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Matthew Kolken on Deportation And Removal


  1. ICE has secret detention and torture network within US borders [Video]

    by , 12-28-2009 at 06:40 AM (Matthew Kolken on Deportation And Removal)

    Updated 04-12-2016 at 01:03 PM by MKolken

  2. Litigation Clearinghouse Newsletter Vol. 4, No. 14

    by , 12-24-2009 at 06:08 AM (Matthew Kolken on Deportation And Removal)
    The American Immigration Council Legal Action Center has released the December issue of the Litigation Clearinghouse Newsletter.
    This issue covers: "the Supreme Court's grant of certiorari in an immigration case involving whether a second drug possession offense is an aggravated felony, a new LAC resource on motions to suppress, favorable court of appeals' decisions on detention and crimes of violence, and res judicata in removal proceedings."
    Click here to read the newsletter in .pdf format.
  3. SCOTUS to Hear Immigration Case Relating to Deportation Consequences of Drug Convictions

    by , 12-15-2009 at 06:40 AM (Matthew Kolken on Deportation And Removal)
    The Supreme Court of the United States (SCOTUS) has granted cert. in a case involving the issue of whether a conviction under state law for simple drug possession, which is a federal misdemeanor, is an "aggravated felony" which has distinct and fatal immigration consequences.
    The issue before the Court arose out of the 5th Circuit and 7th Circuit Courts of Appeal.  The case from the 7th in unpublished. The title of the case is Carachuri-Rosendo v. Holder; Escobar v. Holder, Docket: 09-60; 09-203.
    The question presented in the Petition for Writ of Certiorari is whether:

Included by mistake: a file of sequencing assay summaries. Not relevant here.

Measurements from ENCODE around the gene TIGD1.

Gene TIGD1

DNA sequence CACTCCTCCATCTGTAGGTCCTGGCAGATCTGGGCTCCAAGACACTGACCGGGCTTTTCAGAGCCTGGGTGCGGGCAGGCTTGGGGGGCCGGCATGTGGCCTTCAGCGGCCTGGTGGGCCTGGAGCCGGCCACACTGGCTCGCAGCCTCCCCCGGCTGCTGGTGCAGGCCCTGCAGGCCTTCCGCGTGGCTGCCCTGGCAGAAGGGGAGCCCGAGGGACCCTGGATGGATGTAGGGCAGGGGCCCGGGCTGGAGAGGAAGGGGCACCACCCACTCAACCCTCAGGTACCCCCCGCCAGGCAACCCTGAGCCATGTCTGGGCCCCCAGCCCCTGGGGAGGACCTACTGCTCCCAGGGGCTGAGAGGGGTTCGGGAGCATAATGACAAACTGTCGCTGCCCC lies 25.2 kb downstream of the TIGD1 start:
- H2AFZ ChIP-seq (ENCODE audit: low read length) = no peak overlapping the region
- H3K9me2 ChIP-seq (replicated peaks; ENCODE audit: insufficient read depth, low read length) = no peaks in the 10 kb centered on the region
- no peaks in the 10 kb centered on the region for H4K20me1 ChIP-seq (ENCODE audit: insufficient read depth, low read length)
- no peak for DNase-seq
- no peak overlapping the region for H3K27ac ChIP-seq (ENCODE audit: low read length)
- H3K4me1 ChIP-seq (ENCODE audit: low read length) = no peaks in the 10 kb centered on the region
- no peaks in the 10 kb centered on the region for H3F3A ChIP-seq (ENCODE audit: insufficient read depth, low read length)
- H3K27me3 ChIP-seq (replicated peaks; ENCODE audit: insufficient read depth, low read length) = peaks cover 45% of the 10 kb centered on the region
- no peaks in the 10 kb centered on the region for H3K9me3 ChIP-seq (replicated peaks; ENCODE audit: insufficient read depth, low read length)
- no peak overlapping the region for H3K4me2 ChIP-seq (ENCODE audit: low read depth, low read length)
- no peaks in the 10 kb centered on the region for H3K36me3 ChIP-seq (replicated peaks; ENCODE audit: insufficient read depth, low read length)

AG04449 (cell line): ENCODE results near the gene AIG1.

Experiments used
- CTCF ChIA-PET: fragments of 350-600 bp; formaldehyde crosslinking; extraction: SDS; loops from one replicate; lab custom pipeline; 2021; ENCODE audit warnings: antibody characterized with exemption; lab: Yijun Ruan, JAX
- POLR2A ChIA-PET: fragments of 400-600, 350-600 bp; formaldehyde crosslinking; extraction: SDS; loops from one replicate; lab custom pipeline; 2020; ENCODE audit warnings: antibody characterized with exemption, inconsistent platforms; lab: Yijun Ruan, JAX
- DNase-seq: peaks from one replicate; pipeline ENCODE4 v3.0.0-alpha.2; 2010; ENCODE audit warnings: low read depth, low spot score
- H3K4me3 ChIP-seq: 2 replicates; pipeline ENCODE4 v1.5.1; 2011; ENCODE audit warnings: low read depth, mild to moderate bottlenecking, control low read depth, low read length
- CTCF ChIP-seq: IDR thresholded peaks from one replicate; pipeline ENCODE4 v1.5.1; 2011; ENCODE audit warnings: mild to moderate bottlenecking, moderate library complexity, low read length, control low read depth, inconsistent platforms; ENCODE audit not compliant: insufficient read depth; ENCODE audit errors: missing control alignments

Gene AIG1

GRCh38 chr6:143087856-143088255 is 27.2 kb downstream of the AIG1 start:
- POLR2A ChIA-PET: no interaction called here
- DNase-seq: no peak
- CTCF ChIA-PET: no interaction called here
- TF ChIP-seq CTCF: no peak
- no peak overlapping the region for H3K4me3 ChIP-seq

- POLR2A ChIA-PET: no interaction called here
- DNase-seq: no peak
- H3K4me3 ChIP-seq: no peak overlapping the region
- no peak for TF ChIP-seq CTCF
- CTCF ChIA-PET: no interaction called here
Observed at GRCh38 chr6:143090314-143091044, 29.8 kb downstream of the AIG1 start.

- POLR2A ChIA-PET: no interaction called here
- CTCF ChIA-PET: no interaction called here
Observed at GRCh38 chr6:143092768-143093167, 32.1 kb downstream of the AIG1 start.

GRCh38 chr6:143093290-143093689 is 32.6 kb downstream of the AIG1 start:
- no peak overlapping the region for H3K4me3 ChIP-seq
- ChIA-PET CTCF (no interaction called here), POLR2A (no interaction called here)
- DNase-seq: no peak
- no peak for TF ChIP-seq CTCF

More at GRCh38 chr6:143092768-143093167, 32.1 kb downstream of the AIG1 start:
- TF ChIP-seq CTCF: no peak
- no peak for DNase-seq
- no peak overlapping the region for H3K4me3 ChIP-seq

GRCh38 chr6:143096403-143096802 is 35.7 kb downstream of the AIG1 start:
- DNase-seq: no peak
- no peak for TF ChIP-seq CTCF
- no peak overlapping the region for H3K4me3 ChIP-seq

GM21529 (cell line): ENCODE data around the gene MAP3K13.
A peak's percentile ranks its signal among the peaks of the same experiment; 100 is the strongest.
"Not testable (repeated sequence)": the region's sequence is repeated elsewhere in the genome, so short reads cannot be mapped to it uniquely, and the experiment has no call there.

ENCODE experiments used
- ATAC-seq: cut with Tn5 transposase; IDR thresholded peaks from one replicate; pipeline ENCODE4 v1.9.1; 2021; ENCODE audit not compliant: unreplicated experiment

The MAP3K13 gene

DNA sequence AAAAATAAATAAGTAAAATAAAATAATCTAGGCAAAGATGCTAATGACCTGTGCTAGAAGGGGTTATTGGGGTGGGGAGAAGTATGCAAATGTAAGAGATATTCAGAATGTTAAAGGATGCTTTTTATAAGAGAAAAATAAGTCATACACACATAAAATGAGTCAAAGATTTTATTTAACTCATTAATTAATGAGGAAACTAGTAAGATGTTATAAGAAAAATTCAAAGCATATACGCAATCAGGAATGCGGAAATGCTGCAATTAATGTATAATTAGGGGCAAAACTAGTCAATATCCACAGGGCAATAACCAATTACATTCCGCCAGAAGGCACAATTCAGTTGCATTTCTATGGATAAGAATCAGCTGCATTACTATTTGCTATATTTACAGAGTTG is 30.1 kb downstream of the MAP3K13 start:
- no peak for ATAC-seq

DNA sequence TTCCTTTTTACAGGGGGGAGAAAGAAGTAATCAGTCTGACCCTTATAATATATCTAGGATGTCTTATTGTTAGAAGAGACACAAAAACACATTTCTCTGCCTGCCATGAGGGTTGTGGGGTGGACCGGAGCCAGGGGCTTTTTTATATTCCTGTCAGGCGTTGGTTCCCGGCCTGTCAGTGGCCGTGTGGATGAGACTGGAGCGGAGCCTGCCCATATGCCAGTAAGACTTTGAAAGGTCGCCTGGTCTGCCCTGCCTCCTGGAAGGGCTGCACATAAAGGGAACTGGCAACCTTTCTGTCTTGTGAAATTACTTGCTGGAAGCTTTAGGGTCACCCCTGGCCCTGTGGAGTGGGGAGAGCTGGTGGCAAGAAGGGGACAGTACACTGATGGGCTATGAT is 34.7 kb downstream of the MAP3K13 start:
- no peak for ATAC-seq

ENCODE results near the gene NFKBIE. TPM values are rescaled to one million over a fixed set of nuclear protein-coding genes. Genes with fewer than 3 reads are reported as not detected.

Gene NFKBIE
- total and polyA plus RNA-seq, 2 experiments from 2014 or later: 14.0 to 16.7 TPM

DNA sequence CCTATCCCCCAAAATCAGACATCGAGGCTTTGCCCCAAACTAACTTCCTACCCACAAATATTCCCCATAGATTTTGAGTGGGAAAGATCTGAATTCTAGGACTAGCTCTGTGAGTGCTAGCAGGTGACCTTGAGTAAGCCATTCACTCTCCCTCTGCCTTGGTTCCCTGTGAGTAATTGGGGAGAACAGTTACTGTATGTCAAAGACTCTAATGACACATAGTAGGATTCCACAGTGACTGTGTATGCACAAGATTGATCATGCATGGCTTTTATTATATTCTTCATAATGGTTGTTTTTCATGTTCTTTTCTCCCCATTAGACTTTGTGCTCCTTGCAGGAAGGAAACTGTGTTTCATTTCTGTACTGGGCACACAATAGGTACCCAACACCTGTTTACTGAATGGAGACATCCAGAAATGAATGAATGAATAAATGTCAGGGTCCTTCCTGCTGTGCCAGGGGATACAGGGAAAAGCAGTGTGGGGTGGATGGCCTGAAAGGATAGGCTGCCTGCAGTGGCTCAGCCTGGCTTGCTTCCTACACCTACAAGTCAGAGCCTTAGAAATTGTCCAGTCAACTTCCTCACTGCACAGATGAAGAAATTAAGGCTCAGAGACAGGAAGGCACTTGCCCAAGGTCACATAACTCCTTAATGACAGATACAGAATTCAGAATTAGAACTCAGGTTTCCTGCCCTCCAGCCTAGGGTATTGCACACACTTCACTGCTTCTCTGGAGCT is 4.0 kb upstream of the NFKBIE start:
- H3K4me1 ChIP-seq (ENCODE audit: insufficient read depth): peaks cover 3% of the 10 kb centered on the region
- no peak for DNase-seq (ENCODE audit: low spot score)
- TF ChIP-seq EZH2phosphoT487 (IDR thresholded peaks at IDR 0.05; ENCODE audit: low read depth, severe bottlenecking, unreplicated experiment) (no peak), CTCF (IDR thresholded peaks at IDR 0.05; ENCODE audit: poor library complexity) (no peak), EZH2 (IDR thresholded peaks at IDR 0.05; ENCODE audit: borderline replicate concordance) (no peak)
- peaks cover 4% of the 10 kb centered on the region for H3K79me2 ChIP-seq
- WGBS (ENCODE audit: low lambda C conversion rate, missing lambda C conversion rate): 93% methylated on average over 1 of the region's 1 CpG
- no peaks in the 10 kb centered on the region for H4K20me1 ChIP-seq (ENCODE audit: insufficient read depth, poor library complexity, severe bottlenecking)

Under the Immigration and Nationality Act, a lawful permanent resident who has been "convicted"of an "aggravated felony" is ineligible to seek cancellation of removal. 8 U.S.C. 1229b(a)(3). The courts of appeals have divided 4-2 on the following question presented by this case:
    Whether a person convicted under state law for simple drug possession (a federal law misdemeanor) has been "convicted" of an "aggravated felony" on the theory that he could have been prosecuted for recidivist simple possession (a federal law felony), even though there was no charge or finding of a prior conviction in his prosecution for possession.
    You can follow the case more closely on It will be very interesting to see how this one plays out.
    Matthew L. Kolken
  4. Board of Immigration Appeals finds a way to look to the facts that resulted in a conviction rather than evaluating the underlying statute

    by , 12-10-2009 at 07:18 AM (Matthew Kolken on Deportation And Removal)
    The Board of immigration Appeals has ruled in Matter of Martinez-Serrano, Int. Dec. 3666, 25 I&N Dec. 151 (BIA 2009) has ruled that:

    (1) An alien's conviction for aiding and abetting other aliens to evade and elude examination and inspection by immigration officers in violation of 18 U.S.C. 2(a) (2006) and 8 U.S.C. 1325(a)(2) (2006) establishes that the convicted alien is removable under section 237(a)(1)(E)(i) of the Immigration and Nationality Act, 8 U.S.C. 1227(a)(1)(E)(i) (2006); and

    (2) Where the facts underlying the respondent's conviction demonstrated that she knowingly assisted other aliens to enter the United States in violation of law, clear and convincing evidence established that she is removable under section 237(a)(1)(E)(i) of the Act.

    The case involves a native and citizen of Mexico who obtained her Green Card on December 1, 1990. Approximately sixteen years later she was convicted for violating 18 U.S.C. 2(a) (2006) because allowed 15 undocumented individuals to hide in her house. This is a misdemeanor offense, and she was sentenced to 90 days in jail.

    She was also charged with violating 8 U.S.C. 1325(a)(2) (2006) for harboring illegal aliens. This charge was dropped as part of her plea agreement.